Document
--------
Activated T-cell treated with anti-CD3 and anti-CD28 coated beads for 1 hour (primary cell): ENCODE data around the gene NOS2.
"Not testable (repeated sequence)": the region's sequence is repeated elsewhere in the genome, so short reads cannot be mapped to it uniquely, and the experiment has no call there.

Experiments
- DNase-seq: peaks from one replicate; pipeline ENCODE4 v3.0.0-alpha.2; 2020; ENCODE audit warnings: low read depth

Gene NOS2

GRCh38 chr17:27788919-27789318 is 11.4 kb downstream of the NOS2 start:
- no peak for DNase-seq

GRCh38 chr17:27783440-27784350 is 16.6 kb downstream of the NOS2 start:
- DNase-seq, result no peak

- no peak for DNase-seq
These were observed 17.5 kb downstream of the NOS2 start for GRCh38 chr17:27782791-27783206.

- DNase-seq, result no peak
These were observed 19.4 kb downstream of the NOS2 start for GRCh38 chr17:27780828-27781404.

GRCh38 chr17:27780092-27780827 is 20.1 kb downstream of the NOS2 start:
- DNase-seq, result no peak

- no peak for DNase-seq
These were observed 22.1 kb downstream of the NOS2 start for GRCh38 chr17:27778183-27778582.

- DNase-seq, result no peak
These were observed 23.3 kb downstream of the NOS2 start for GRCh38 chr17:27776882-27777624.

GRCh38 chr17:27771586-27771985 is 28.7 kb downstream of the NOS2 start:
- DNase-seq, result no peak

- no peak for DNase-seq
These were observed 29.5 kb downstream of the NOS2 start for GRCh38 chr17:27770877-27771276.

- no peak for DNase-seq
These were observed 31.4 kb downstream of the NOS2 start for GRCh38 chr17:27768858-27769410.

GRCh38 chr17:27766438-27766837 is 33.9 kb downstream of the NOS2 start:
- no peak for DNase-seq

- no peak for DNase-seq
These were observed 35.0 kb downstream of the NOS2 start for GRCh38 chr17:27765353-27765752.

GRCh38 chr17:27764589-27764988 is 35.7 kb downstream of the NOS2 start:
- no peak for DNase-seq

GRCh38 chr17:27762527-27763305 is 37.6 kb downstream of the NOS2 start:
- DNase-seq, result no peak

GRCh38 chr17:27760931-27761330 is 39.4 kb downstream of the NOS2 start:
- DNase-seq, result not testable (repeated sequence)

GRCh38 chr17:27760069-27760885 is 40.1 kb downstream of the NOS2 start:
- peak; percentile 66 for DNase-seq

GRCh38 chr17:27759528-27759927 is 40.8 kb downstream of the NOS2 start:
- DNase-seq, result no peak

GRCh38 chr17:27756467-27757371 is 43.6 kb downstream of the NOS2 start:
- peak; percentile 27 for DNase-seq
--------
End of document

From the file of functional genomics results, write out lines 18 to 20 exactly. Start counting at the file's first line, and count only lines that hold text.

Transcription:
- DNase-seq, result no peak
These were observed 23.3 kb downstream of the NOS2 start for GRCh38 chr17:27776882-27777624.

GRCh38 chr17:27771586-27771985 is 28.7 kb downstream of the NOS2 start: